The scotch eggs were created in partnership with cultivated meat manufacturer Ivy Farm for a panel discussion on the future of meat production in order to highlight the environmental implications of industrial farming.
Prior to the discussion the scotch eggs were sampled by pre-selected attendees, but there are currently no plans for the future sale of the product with cultivated meat not yet legal in the UK.
The panel was made up of speakers from food tech companies and agricultural businesses, and made up part of an ongoing series by Fortnum & Mason around the future of food innovation.
Fortnum & Mason created the first scotch egg in 1738 and has adapted its recipe often over the years.
The latest cultivated meat version was developed by taking a cell sample from a farm-raised animal and then cultivating in a fermentation tank at Ivey Farm’s facility in Oxford. The cell is grown and then harvested to produce meat, which Ivy Farm claims contributes 92% less emissions, 90% less land and 66% less water than conventional beef farming.
Commenting on the collaboration, Fortnum & Mason’s Hatty Cary said: “We are thrilled to have had the opportunity to work with Ivy Farm to create the world’s first cultivated meat scotch egg, having launched our original almost 300 years ago.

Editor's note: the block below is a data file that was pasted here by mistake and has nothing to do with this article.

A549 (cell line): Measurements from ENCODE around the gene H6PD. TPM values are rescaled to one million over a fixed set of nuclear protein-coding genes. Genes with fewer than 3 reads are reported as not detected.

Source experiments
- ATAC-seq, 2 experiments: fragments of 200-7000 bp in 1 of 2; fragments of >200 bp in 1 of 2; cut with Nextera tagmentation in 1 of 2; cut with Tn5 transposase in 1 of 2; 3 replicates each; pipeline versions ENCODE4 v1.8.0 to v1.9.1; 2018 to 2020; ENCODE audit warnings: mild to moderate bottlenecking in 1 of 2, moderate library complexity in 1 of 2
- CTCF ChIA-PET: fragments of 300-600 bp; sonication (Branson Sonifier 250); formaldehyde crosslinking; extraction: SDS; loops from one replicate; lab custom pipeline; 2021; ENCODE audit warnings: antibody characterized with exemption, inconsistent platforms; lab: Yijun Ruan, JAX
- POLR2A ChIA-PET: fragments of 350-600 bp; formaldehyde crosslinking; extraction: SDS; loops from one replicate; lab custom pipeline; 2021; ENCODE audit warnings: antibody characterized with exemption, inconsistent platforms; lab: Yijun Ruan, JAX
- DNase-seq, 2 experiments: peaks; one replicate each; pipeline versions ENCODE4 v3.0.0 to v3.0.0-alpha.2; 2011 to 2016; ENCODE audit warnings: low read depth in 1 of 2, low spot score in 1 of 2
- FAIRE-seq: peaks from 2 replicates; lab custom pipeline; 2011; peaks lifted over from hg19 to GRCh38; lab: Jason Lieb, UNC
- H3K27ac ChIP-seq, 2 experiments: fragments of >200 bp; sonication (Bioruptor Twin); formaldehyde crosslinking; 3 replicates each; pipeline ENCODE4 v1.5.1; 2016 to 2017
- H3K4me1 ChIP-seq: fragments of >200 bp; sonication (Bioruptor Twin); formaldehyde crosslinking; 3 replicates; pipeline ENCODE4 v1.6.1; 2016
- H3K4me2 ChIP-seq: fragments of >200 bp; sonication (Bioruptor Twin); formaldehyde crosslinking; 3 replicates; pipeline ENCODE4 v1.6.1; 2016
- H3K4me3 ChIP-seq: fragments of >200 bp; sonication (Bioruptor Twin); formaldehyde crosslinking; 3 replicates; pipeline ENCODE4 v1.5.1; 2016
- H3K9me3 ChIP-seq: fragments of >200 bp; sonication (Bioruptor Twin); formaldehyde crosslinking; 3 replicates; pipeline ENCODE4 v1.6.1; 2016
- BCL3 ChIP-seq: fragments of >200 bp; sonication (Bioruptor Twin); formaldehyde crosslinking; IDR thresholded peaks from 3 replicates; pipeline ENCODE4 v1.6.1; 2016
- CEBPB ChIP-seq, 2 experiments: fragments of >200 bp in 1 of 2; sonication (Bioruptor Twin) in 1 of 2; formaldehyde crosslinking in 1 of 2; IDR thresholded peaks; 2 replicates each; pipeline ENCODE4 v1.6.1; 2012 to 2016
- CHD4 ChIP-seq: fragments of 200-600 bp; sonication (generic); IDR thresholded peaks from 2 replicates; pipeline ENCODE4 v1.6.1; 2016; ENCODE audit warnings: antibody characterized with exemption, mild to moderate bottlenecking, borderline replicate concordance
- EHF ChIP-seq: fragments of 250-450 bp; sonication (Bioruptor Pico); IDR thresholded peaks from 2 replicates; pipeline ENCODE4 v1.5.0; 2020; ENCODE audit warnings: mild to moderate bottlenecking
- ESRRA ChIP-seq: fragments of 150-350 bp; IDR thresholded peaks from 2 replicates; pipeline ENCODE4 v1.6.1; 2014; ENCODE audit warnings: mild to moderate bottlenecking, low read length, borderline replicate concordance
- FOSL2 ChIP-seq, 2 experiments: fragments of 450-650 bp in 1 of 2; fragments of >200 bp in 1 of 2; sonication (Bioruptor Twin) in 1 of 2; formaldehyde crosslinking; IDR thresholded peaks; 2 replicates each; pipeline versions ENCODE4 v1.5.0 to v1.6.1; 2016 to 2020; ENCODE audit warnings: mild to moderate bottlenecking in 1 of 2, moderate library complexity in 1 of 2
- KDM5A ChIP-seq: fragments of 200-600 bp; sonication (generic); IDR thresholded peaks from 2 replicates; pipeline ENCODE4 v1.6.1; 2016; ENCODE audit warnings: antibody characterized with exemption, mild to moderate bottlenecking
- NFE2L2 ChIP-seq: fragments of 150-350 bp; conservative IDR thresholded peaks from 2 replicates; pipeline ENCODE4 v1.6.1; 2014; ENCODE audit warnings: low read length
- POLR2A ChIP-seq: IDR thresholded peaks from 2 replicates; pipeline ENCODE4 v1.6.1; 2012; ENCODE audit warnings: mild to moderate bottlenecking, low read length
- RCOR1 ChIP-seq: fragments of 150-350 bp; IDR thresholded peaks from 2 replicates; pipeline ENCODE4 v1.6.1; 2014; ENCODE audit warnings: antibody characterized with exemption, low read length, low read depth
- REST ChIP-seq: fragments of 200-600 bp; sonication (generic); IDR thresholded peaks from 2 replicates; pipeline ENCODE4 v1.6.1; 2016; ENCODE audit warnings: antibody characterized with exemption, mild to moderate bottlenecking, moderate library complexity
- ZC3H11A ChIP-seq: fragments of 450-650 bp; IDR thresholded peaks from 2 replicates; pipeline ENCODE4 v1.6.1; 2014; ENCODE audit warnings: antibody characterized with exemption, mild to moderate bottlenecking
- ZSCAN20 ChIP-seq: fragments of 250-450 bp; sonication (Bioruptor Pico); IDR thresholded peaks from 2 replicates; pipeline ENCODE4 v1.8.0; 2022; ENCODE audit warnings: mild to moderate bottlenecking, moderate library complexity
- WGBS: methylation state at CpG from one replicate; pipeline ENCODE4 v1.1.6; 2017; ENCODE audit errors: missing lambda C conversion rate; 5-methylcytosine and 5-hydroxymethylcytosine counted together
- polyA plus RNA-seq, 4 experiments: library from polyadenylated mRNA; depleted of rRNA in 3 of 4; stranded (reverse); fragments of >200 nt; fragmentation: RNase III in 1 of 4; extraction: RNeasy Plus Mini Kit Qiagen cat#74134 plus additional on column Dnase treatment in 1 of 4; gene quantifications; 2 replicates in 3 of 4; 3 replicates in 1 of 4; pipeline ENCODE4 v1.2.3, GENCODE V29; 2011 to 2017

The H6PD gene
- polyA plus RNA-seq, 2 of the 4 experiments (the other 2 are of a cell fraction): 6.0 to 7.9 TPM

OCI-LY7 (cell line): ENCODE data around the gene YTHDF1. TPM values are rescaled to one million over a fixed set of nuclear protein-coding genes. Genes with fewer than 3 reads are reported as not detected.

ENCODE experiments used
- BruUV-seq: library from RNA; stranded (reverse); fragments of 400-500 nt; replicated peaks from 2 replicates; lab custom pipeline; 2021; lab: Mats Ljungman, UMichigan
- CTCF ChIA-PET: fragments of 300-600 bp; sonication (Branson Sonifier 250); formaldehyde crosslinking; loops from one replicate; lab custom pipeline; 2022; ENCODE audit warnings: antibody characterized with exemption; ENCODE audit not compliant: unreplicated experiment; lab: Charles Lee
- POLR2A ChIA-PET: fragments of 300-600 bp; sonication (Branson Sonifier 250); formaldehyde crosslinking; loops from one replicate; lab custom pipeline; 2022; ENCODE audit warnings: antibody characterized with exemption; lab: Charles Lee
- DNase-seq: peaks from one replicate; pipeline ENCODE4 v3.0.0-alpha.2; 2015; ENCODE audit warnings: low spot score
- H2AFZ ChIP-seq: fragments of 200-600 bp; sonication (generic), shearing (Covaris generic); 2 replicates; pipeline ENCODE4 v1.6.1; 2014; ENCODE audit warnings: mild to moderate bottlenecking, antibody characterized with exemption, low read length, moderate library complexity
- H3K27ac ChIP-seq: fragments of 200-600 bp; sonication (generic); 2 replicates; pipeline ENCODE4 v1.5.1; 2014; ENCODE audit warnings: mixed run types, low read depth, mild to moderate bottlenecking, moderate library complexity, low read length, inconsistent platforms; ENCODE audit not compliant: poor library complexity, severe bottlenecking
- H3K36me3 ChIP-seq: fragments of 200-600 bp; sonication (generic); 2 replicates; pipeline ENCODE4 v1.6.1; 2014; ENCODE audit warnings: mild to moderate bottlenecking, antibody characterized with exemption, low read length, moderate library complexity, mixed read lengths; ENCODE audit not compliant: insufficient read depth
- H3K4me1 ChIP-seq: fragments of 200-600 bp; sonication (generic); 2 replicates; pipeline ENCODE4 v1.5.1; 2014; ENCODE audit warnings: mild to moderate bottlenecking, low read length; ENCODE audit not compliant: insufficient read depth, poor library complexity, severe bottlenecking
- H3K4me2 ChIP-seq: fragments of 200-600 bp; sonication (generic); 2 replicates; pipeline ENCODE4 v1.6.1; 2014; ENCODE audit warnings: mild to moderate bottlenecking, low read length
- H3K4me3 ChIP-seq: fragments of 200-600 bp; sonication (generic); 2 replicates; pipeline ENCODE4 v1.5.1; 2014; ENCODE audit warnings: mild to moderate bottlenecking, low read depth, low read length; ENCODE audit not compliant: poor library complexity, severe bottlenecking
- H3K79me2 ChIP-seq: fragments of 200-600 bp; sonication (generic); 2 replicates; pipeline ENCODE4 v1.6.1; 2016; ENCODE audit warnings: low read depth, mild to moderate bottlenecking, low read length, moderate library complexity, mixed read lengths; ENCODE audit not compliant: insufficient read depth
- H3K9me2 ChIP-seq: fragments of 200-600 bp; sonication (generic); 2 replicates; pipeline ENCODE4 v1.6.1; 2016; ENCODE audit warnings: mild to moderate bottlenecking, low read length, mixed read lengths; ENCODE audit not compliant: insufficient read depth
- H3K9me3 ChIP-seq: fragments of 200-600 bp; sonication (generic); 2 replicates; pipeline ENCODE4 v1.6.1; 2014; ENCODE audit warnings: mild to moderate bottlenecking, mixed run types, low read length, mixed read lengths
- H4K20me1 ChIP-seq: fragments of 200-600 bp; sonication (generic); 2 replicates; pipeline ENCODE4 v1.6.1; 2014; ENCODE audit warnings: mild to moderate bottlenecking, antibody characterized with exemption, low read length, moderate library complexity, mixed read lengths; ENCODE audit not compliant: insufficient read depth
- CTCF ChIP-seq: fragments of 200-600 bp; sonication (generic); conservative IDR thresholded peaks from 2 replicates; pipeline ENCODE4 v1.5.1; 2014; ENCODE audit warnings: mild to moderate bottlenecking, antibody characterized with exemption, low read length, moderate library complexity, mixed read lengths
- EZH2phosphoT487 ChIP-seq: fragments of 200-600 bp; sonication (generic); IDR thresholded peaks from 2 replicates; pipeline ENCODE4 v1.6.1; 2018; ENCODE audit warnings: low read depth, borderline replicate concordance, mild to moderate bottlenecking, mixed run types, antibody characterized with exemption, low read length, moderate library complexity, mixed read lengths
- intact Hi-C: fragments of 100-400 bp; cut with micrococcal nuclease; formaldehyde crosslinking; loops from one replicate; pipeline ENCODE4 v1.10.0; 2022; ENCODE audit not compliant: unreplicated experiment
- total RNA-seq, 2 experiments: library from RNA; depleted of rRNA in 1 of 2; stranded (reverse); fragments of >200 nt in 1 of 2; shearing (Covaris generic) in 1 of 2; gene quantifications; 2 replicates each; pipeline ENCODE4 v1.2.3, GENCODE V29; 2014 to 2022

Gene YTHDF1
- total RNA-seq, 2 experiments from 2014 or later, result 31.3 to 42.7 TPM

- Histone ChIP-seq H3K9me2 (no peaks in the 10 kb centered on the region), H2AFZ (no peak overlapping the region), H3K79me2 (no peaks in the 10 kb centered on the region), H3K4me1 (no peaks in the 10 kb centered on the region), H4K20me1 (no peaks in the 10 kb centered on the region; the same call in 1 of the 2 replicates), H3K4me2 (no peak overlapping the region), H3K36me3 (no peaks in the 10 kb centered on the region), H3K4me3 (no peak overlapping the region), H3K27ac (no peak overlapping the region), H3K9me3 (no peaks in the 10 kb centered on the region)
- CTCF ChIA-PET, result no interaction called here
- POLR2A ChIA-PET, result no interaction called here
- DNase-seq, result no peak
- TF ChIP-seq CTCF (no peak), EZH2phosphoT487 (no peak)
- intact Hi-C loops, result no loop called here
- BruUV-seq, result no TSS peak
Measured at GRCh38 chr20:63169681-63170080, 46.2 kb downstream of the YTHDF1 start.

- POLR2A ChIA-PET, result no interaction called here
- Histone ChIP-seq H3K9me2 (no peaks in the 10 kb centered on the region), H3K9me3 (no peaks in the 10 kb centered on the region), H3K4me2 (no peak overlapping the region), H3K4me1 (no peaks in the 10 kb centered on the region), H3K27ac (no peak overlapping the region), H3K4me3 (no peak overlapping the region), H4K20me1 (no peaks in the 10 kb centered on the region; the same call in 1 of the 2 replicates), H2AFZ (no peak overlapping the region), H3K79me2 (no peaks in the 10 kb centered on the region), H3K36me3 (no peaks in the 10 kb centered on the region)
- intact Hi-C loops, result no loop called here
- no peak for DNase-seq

“Fortnum's has always embraced innovation, but our recently opened Food & Drink Studio allows us to truly place ourselves at the heart of conversation and discovery. It has been fascinating to examine what the future of meat production might look like by bringing together voices from the world of technology, agriculture and hospitality, and experimenting with such cutting edge science.”
Emma Lewis, chief commercial and product officer at Ivy Farm, added that recreating the scotch egg represented an “exciting opportunity” for the firm to showcase its technology as a way that humans “can keep eating the nutritious and delicious meat that we love, but made in a different way”.
Lewis continued: “Cultivated meat uses cutting edge technology born out of Oxford University to create the delicious meaty layer of the infamous scotch egg, a staple snack enjoyed in picnics and pubs all over Britain. Once we have scaled up, collaborations and partnerships like this will be pivotal as we look to introduce consumers to cultivated meat products on a wider scale, building acceptance in their quality and taste, and an understanding of the environmental benefits they can provide.”